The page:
Nixon’s location at the intersection of U.S. Route 87 and Texas State Highway 80 makes for a high volume of tractor-trailer traffic within city limits. While some in the area may see economic benefit to the traffic, others are frustrated with pollutants the trucks bring and a perceived inaction by the city to address their concerns.
“The fumes, dust and noise are real bad,” Nixon resident Darleen Ostwald said in reference to tractor-trailer traffic at Stripes 2486 at 210 E. Central Ave.
The Stripes location in specific has drawn complaints from a section of the community due to its proximity to residential housing. Perhaps the most vocal of critics on the issue is Nixon resident Hal Henry. The gas station and convenience store feature a tractor-trailer accessible gravel lot across the street from Henry’s residence.
Despite multiple signs placed by Stripes in the lot declaring “no idling” in capitalized red font, Henry alleges there are trucks doing just that and it is having serious effects on his health.
“If it’s not the trucks idling, then it’s trucks at the diesel fuel island. In and out all day and all night, there is never a quiet time. This was no location for a so-called truck stop,” Henry said. “My health issues consist of abnormally high blood pressure, accelerated heart rate, constant postnasal drip, nose bleeds, compromised vision from the dust and diesel fumes, fatigue and memory loss.”
Henry provided The Inquirer with several pictures and videos showing apparently idle tractor-trailers in the Stripes lot at all times of the day and night. The pictures and videos are dated from 2017 to 2019.
Since 2017, Henry has filed complaints about the truck stop with local, county and state agencies and authorities. In March 2018, Nixon City Council adopted a Heavy Truck Idling Ordinance that limits “heavy-duty motor vehicle idling to five consecutive minutes within the public areas of the City of Nixon, Texas and its extra-territorial jurisdiction.” There are exemptions to the ordinance that permit law enforcement vehicles as well as tractor-trailers that require a “primary propulsion engine” to power work-related mechanical or electrical operations other than propulsion.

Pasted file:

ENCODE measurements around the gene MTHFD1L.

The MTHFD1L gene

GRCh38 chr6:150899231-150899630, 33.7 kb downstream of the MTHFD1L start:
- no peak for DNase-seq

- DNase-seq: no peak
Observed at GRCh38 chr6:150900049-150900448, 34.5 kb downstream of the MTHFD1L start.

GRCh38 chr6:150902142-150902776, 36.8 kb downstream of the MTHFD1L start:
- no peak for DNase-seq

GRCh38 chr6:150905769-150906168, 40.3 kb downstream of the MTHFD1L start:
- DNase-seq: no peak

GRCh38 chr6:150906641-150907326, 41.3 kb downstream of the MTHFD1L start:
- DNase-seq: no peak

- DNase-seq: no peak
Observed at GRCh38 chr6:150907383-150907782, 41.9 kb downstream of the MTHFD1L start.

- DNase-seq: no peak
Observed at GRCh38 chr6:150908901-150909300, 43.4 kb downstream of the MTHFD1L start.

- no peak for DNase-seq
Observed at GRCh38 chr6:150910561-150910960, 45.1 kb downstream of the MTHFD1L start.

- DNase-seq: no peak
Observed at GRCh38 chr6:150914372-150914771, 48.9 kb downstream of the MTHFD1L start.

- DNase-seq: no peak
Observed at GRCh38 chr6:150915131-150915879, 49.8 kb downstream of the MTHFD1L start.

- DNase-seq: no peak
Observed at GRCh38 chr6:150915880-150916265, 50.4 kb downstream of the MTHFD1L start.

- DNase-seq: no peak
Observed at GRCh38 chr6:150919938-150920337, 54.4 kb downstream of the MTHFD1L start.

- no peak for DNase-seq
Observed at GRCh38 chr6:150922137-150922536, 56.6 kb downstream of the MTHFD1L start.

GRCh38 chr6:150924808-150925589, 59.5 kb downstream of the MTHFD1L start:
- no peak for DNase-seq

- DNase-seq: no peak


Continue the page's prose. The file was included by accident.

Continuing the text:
However, enforcement of the ordinance has been complicated due to findings from the Texas Commission on Environment Quality (TCEQ.) In the past two years, TCEQ has performed 10 investigations relating to odor and/or soot at the Stripes location. According to Andrew Keese, TCEQ Media Relations Specialist, “TCEQ has been unable to confirm nuisance conditions during these investigations.”
Per state administrative code, nuisance conditions are invoked when a person discharges “from any source whatsoever one or more air contaminants or combinations thereof, in such concentration and of such duration as are or may tend to be injurious to or to adversely affect human health or welfare, animal life, vegetation, or property, or as to interfere with the normal use and enjoyment of animal life, vegetation, or property.”
“There’s been no reportable law that’s been violated,” Nixon City Attorney Eddie Escobar said, explaining the city’s position. Escobar further explained the city is attempting to balance competing interests between its businesses and citizenry. Escobar further clarified that ultimately code enforcement is left to law enforcement’s discretion.
Nixon police chief Chris Aviles said no citations from the idling truck ordinances have been written since he ascended to the chief position in April. Though the city claim its only heard complaints on the location from Henry, TCEQ said it has received grievances from three citizens on the Stripes location.
Former Nixon Alderman Doug Koenig is another resident affected by the Stripes.
“It’s not getting any better and we’re not getting any help,” Koenig said. Koenig said there are a lot of elderly people that live in the area and complain about the fumes.
The Inquirer was unable to receive a comment from Stripes 2486 prior to print deadline.